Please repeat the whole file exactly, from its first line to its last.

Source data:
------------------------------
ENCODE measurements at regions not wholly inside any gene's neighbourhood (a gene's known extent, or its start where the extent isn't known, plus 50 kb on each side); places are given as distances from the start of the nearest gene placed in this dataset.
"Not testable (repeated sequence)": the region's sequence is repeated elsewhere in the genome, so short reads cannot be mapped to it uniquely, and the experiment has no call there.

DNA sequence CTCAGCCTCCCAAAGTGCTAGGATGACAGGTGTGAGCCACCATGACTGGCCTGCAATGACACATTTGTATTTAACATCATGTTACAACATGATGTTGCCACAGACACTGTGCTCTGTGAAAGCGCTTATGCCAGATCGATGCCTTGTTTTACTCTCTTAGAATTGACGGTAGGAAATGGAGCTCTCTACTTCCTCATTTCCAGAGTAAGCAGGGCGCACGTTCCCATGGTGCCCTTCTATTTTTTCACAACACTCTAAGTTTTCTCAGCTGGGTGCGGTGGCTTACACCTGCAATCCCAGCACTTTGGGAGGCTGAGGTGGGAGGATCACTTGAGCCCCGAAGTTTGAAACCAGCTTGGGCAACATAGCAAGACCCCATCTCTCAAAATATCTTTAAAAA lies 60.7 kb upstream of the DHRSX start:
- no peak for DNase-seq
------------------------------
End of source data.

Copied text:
ENCODE measurements at regions not wholly inside any gene's neighbourhood (a gene's known extent, or its start where the extent isn't known, plus 50 kb on each side); places are given as distances from the start of the nearest gene placed in this dataset.
"Not testable (repeated sequence)": the region's sequence is repeated elsewhere in the genome, so short reads cannot be mapped to it uniquely, and the experiment has no call there.

DNA sequence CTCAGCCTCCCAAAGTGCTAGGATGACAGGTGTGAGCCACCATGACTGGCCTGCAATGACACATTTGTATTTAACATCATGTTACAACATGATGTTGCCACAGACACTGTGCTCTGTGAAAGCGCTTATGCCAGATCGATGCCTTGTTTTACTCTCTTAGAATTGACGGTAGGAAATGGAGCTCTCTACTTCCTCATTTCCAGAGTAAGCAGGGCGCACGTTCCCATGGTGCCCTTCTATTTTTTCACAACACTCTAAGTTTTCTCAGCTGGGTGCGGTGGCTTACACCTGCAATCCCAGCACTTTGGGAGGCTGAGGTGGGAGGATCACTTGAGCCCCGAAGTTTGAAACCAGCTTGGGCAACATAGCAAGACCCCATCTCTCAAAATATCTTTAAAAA lies 60.7 kb upstream of the DHRSX start:
- no peak for DNase-seq